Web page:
How I'm Getting My Legs Back After a Rare Dystonia Diagnosis
“We think you may have dopa-responsive dystonia.” I was in complete shock as a neurologist sat beside my hospital bed suggesting I no longer had PNKD, a condition I had only recently began to accept. For the past two years, we believed I had a condition known as paroxysmal non-kinesgenic cheorothestosis (a rare type of dystonia).
In the afternoon of April 2014, my torso had begun throwing me back and forth violently, spasming uncontrollably. After 6 hours of continuous involuntary movement, we decided I needed to get to the hospital as it was showing no signs of getting better. I was taken into the majors unit fairly quickly and had the routine things checked; blood, blood pressure, oxygen saturation etc. For the last 30 minutes I had been lying down on the bed, drained and overheating from the exhaustion of the consistent violent movements. The doctor found that my heart rate drop then shot up rapidly once a stood up. She suggested that it may be a condition called postural orthostatic tachycardia (POTS) and put me on a saline drip. I was told I would be OK to go once the drip had emptied into my bloodstream. I was never given a brain scan that night! After over 6 hours from when my tremors started, they began to calm and I finally got to go home. But the problem was, my tremors hadn’t completely gone.
The next morning I woke up with no tremor. I felt a huge sense of relief, however it didn’t last long as my tremors began again within a few minutes of being awake. My mum booked me straight in to the doctor. He did a full physical examination, looking very concerned. The emergency room doctor wrote a note for him, explaining what had happened and that she thought it was being caused by POTS. My GP instantly dismissed it, told me this shouldn’t happen due to POTS and that I needed an emergency brain scan as it could possibly be a brain tumor. Horrified, we returned home with some beta blockers to try to see if they would help, and had an urgent referral made to a neurologist.
Over the next few months I had countless tests carried out to try to find the problem. My brain scan came up clear, ruling out a tumor, stroke or bleed on the brain. All blood tests came back normal, as did my test for Wilson’s disease. We were baffled, but I continued with medication as it was helping to reduce the severity of the tremors.
A few months passed and I was beginning to get worse. I had been to see a cardiologist who ruled out POTS from a table tilt test and a 7 day monitor to check if it was related to my heart. I started to get bit of what I now know to be myoclonus around the end of June. I knew that something was going on in my body, and had a horrible feeling something bad was going to happen.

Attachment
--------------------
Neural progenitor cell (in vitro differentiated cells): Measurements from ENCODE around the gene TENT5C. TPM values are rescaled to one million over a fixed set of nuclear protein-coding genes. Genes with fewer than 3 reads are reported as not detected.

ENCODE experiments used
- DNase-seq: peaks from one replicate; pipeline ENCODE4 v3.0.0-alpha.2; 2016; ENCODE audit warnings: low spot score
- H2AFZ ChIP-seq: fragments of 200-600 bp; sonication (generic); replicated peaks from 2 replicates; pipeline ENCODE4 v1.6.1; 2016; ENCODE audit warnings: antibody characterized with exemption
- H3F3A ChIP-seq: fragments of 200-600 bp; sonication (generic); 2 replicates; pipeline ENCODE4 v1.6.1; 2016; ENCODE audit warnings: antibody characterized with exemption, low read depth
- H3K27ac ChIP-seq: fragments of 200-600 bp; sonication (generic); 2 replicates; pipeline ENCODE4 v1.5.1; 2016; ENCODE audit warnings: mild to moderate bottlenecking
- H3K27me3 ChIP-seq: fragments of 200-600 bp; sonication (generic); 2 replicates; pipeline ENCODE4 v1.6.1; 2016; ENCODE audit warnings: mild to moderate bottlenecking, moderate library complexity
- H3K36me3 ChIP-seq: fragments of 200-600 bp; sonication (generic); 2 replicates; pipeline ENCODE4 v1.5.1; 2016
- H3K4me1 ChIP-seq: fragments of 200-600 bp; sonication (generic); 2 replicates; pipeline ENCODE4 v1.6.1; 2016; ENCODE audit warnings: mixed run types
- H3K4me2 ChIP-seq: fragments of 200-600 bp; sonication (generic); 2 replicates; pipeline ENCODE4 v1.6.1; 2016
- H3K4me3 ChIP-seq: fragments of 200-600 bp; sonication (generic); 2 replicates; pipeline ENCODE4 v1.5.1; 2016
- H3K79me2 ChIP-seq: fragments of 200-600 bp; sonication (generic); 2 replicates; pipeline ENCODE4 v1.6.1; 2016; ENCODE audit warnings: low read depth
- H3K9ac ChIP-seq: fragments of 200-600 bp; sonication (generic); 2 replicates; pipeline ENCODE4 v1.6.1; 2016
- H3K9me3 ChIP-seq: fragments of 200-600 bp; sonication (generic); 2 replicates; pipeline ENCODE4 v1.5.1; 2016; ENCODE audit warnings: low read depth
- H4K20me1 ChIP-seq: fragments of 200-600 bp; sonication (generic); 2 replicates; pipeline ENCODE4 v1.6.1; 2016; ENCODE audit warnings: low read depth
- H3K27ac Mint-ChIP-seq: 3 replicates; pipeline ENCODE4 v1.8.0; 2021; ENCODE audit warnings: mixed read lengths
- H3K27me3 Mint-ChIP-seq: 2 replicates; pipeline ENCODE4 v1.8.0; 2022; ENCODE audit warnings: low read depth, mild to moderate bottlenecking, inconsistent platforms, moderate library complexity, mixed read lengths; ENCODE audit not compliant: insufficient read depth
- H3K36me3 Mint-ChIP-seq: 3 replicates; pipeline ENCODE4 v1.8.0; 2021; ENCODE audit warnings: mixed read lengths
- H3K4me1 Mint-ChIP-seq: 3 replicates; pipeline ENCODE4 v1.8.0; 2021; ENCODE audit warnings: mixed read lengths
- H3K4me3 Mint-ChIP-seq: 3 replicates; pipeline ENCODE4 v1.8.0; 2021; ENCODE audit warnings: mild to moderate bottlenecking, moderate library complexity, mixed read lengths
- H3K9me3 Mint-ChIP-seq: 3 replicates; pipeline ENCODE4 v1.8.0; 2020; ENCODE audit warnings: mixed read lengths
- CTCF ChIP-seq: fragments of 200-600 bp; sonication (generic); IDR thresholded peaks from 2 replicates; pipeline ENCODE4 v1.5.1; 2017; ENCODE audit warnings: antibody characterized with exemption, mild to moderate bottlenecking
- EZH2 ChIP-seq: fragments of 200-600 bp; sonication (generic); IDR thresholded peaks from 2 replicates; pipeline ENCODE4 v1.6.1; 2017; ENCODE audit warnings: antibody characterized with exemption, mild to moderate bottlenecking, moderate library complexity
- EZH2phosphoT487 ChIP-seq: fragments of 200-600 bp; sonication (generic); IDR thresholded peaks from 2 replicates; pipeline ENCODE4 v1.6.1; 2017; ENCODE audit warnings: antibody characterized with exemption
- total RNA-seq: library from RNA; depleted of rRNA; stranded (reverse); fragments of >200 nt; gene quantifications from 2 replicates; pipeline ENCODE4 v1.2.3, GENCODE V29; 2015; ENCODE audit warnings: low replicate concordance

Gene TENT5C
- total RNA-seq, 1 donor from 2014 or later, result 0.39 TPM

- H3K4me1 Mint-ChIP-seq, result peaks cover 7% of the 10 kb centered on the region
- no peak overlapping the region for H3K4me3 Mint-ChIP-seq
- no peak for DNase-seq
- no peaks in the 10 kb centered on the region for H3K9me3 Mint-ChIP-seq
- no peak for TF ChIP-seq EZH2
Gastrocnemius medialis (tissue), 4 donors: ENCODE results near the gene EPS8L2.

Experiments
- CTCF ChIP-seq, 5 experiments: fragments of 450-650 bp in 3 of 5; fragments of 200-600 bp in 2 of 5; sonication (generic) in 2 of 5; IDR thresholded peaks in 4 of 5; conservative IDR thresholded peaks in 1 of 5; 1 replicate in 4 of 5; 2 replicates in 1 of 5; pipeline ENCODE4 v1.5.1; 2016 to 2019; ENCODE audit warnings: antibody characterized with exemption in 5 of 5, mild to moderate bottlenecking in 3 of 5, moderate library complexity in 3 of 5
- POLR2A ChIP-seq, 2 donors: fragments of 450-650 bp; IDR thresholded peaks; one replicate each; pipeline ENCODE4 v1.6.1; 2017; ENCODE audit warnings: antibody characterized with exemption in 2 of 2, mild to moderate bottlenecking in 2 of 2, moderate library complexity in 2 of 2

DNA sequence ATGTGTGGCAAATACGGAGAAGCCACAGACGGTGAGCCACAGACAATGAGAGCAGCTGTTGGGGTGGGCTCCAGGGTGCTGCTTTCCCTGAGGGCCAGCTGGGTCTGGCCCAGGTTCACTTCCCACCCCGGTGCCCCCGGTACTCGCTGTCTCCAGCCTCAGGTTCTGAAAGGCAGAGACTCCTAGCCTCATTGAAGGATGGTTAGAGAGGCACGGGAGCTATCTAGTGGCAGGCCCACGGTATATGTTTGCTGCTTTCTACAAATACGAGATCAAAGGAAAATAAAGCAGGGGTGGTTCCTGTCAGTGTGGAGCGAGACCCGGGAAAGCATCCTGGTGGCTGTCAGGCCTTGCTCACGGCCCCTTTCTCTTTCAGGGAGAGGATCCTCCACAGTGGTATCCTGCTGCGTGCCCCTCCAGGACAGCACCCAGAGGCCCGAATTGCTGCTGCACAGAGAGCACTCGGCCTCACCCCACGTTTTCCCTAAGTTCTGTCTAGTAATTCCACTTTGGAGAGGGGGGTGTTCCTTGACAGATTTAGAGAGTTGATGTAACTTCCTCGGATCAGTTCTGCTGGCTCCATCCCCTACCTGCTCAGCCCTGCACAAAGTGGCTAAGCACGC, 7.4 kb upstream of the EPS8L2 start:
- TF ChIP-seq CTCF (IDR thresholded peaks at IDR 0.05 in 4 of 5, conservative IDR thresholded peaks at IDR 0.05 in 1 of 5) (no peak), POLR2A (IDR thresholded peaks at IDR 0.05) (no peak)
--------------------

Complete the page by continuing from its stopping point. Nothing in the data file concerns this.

On July, 12, 2014, I had what appeared to be a seizure, although I was conscious. My family rang the ambulance and was rushed to the hospital, where I was kept in for 2 weeks and had every test you can imagine. It was the worst time of my life; I can’t describe how scared and depressed I felt. After being released, I saw my neurologist a few days later, who diagnosed me with paroxysmal non-kinesgenic cheorothestosis.
Over the next 2 years things began to change; new parts of the body began to be affected by the dystonia. My body would contort, shake and freeze in positions. I had a few episodes which I now know to be dystonic storm. My neurologist was fantastic and tried to help however he could, trying various anti-seizure and other meds. I felt like it was constant battle to function every day, as I was always drained of energy. Trying to have a social life became a chore; I felt I had no energy to go out after work, as the medication and condition was making me feel like a zombie.
In July I got a job working at the local hospital. I’d been on the ward for 2 weeks and I started to feel my body struggling. I tried to ignore it, but it started getting worse. My neck started pulling again, and I was getting tremors in my hands and stomach. Then something that had only happened twice since my condition started — my legs started turning in. My knees would touch, my legs stiffened, my big toes pointed upwards and I could barely place my heel on the floor.